What’s the solution?
Solidarity Divided advocates building geographically-based unions and workers’ councils that include union and non-union members. Such formations have traditionally provided a base for working-class power. However, the authors do not advocate building an independent political party of the working class.
The authors support independent political action, but not political independence from the Democratic and Republican parties. Instead, they call for a neo-Rainbow approach – building an organization that can work both inside and outside of the Democratic Party.
Unfortunately, the American electoral system is designed to prevent independent mass organizations from developing. Bi-yearly electoral races exert an irresistible pull on all social movements to back particular candidates and to tone down their demands in order to get those candidates elected.
The Democratic Party has been phenomenally successful in absorbing and derailing social movements, the campaign to elect President Obama being the most recent example. Fletcher signed the founding statement of “Progressives for Obama” which states,
We intend to join and engage with our brothers and sisters in the vast rainbow of social movements to come together in support of Obama’s unprecedented campaign and candidacy. Even though it is candidate-centered, there is no doubt that the campaign is a social movement, one greater than the candidate himself ever imagined.
This is how social movements are seduced into supporting a capitalist party that serves the capitalist class. Only a political organization that is dedicated to working-class rule could resist this pull and avoid the demobilization that follows inevitable betrayal.
Despite warning us that the State is not a class-neutral machine, it appears that Fletcher and Gapasin fall into Gompers’ trap of viewing the State as “an empty vessel that could be filled by any sort of politics or political or economic influence… [so that] the working class need not challenge the capitalists for state power.” (15)
This may be the greatest weakness of the book – it calls for building a movement to challenge capitalist oppression, not to end that oppression by bringing the working class to power.
The problem may be the mistaken belief that some workers benefit from the oppression of others. If this were true, then a society run by workers would not end oppression, so that it would be necessary to seek cross-class alliances. However, this is a dangerous road because cross-class alliances typically subordinate working-class demands.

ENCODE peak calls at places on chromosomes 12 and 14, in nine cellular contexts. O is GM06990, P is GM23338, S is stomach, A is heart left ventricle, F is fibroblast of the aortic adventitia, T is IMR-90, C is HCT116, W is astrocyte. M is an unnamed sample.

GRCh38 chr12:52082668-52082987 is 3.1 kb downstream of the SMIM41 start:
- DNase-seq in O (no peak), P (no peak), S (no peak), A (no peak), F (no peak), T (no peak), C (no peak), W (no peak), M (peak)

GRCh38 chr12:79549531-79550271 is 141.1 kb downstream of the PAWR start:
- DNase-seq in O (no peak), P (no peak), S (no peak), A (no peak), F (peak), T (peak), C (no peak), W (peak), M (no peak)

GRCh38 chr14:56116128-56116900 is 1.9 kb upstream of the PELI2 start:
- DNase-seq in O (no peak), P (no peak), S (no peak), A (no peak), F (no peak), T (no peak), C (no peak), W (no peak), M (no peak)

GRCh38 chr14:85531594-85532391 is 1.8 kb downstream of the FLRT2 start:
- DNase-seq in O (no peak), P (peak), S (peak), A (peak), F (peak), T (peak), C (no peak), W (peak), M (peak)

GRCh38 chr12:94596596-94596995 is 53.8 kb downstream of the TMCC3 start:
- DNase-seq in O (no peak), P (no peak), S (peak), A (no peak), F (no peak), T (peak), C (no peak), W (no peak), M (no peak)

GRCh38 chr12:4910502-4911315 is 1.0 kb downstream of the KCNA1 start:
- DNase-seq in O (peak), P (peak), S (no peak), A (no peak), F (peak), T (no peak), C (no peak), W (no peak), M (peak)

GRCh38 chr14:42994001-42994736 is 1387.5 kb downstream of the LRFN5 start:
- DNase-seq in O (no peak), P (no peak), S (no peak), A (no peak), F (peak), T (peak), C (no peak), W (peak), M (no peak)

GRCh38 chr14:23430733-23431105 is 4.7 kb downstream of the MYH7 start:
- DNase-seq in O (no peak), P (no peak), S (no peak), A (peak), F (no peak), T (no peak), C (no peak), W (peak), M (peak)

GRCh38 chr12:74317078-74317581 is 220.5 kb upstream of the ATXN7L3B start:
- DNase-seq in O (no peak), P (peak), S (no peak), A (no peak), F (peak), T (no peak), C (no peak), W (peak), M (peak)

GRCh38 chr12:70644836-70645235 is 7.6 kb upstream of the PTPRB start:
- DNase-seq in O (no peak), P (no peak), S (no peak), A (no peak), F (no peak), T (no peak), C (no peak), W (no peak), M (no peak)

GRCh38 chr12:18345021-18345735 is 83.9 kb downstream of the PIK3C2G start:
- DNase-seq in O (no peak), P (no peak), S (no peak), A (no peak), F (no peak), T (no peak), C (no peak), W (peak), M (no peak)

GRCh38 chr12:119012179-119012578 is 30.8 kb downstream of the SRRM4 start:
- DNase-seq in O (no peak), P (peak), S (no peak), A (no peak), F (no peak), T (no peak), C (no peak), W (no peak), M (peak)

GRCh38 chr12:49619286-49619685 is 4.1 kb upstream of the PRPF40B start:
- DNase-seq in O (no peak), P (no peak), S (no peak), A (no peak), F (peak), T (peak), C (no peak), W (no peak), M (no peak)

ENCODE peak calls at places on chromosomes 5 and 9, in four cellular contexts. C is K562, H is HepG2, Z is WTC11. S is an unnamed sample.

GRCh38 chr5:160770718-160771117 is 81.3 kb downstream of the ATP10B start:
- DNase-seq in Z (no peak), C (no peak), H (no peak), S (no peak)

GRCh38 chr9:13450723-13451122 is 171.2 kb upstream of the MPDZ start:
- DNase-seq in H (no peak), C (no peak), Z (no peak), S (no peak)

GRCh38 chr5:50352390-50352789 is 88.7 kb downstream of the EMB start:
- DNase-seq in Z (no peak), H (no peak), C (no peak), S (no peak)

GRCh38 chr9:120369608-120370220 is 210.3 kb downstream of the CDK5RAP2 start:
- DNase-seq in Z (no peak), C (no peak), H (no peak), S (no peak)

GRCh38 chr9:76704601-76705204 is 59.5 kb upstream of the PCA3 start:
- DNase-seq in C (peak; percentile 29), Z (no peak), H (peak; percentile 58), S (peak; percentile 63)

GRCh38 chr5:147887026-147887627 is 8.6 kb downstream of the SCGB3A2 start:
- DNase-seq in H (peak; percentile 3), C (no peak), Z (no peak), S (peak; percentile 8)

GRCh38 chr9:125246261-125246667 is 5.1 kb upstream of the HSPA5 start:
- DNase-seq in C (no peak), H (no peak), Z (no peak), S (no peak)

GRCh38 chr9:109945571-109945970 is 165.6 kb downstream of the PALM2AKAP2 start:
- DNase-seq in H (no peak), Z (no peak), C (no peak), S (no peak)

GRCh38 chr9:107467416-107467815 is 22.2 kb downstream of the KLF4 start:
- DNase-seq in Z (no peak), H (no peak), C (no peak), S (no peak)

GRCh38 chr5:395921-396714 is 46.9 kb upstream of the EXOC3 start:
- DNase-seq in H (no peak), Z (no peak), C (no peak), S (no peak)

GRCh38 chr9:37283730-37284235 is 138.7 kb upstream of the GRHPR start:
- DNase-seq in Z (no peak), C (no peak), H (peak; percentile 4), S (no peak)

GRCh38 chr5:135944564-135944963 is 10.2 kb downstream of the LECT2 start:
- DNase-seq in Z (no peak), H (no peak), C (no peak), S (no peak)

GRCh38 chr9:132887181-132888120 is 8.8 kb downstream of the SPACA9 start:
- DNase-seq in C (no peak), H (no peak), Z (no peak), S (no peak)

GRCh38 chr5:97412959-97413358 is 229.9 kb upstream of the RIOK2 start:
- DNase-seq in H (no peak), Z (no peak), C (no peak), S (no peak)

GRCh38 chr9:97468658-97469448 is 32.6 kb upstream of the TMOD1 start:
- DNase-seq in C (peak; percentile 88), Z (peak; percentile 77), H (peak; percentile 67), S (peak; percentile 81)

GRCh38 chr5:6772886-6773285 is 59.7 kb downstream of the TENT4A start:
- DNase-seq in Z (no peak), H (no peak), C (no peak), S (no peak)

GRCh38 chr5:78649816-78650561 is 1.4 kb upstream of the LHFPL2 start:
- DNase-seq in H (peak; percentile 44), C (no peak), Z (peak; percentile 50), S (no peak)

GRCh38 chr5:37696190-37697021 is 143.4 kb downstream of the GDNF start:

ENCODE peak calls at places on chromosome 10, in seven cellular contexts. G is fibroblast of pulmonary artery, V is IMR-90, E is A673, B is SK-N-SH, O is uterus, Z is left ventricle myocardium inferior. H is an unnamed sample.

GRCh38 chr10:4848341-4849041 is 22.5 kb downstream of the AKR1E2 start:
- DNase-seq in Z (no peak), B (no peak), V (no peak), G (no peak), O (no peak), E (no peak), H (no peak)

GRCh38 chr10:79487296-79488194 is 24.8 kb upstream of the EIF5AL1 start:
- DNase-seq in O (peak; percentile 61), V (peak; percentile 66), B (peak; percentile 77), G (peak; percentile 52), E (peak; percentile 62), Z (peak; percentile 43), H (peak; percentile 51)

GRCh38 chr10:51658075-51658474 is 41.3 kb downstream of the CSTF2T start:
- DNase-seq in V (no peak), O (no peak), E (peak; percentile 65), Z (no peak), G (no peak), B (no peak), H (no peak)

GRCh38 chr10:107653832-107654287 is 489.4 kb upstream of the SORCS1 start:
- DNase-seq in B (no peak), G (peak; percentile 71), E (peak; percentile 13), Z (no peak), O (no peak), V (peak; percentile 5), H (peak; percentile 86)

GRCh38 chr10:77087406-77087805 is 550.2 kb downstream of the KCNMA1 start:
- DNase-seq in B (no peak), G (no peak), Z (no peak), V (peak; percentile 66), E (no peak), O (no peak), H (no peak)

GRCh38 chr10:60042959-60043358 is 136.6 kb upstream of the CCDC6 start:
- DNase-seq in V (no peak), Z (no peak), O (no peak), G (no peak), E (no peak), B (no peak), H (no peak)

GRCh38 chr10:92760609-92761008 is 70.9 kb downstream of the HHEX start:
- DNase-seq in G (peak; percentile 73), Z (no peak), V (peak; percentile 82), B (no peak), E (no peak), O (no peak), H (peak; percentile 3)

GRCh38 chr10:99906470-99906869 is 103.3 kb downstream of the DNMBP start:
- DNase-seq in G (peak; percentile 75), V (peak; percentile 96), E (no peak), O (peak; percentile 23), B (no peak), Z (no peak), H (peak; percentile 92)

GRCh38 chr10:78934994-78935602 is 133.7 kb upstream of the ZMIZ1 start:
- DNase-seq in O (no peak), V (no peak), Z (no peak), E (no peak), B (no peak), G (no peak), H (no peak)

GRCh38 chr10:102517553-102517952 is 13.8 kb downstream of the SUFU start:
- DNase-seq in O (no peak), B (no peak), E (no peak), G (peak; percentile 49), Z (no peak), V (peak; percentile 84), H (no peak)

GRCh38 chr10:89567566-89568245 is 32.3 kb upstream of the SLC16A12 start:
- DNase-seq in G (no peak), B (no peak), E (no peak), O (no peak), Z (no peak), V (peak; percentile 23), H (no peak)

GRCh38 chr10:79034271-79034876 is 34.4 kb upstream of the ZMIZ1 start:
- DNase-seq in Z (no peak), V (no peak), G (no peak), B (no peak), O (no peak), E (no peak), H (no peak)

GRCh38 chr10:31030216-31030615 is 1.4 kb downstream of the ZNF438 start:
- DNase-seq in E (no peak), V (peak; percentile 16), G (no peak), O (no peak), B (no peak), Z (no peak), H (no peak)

Can unions be reformed?
Fletcher and Gapasin argue that the existing unions cannot be reformed, because they are structured to prevent democratic control from the base. (165-6)
The authors provide numerous examples of how conservative and even right-wing union leaders have used socialists to build the unions while denying them any power unless they agree to be co-opted into the bureaucratic structure.
The book describes how the union machine has applied anti-democratic methods to prevent the class-based expansion of union struggles (Decatur, Illinois) and to crush internal rank-and-file rebellions (Ron Carey and Teamsters for a Democratic Union). A more recent example is the SEIU takeover of United Healthcare Workers -West, when it insisted that front-line health care workers had the right to vote on who should represent them and to participate in bargaining contracts with their employers.
For those attempting to build independent unions, Fletcher and Gapasin warn that capitalism creates the conditions under which undemocratic business unions are reproduced and by which even the most well-intentioned leaders are co-opted. Preventing such corruption requires stringent counter-measures that make sure members keep collective and democratic control of the union. As the authors put it, “members must be active participants in the change process rather than recipients of someone else’s work, even if that work is conducted on their behalf.” (66)
This is a huge challenge in a society that dominates workers to keep them passive.